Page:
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1883 to 1913 Liberty Head Nickels

The Liberty Head Nickel, sometimes referred to as the "V" nickel due to its reverse design. Liberty Head nickels were minted from 1883 to 1912. However, a few patterns were struck in 1881 and 1882, and five pieces were secretly struck in 1913, which today number among the most famous numismatic rarity.

Controversy marked both the birth and the demise of the Liberty Head nickel. There's no disputing one thing, though: This is a coin with exceptional appeal for collectors.

In early 1883, the Liberty Head nickel was first struck for circulation. The first 5.4 million pieces struck contained the Roman numeral "V" on the reverse, but did not contain the word "CENTS".

Con artists quickly noted this, as well as the fact that the coin was roughly the same size as a five-dollar gold coin, and began gold-plating the new nickels and attempting to pass them as 5 dollar gold pieces. The Mint decided to add the word "CENTS" to the reverse design of the Liberty Head nickel in the middle of the 1883 striking.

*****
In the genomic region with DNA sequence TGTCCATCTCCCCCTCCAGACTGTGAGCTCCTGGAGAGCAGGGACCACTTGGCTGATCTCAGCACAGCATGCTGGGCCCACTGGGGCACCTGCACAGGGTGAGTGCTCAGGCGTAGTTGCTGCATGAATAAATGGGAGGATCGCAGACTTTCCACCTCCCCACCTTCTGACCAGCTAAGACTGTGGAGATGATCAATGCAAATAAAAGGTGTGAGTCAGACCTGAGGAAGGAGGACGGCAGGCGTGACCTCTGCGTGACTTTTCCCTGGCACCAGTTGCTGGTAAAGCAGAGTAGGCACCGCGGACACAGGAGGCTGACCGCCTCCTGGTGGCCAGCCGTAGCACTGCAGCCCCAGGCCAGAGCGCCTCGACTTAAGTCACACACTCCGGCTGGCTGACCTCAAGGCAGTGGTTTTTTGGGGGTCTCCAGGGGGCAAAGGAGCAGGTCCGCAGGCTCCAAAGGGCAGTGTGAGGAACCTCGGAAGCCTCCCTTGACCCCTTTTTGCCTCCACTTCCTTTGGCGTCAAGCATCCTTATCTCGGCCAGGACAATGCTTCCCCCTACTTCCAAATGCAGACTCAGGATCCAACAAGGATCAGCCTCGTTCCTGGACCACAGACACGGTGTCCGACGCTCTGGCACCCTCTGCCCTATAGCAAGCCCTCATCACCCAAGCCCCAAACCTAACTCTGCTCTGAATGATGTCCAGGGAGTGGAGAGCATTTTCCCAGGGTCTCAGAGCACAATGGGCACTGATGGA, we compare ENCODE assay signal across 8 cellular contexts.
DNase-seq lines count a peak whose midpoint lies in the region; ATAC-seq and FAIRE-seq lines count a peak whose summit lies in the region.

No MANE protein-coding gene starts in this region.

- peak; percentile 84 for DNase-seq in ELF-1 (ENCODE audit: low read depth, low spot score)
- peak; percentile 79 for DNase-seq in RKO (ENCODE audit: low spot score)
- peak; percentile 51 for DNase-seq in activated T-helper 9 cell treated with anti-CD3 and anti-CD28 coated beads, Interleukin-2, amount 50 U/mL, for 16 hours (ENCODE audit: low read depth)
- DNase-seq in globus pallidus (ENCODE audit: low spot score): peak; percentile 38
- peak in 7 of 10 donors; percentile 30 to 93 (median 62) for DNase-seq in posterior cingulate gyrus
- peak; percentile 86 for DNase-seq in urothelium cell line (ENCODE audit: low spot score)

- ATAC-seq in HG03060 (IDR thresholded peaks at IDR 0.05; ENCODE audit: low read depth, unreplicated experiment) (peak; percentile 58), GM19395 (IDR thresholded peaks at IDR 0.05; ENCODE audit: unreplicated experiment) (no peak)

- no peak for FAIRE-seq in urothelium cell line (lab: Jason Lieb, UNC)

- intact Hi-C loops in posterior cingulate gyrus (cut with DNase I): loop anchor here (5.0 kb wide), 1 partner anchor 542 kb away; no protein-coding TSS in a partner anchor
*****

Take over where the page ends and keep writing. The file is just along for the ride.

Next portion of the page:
1909 Liberty Head Nickel      1909 Liberty Head Nickel

1909 Liberty Head Nickel

1883 Liberty Head Nickel 1883 Liberty Head Nickel

1883 Liberty Head Nickel

Liberty Head nickels were struck every year from 1883 to 1912. Most were struck at the main U.S. Mint in Philadelphia, but in 1912 the Denver and San Francisco mints also produced the coins. Five 1913 Liberty Head were reported to have been made by a U.S. Mint employee and were discovered in 1920. Today, one of the coins reside in Smithsonian and one is in the American Numismatic Association's Money Museum. The other three are in private collections.

The best place to purchase Liberty Head Nickels is at eBay. Most of these coins are expensive in the better grades and rare years. However, if you just want one or two for your collection look for Liberty Head Nickels dated from about 1883 to 1912 in the grades of very good and fine. You should be able to find a nice specimen for your collection in the $10.00 range.

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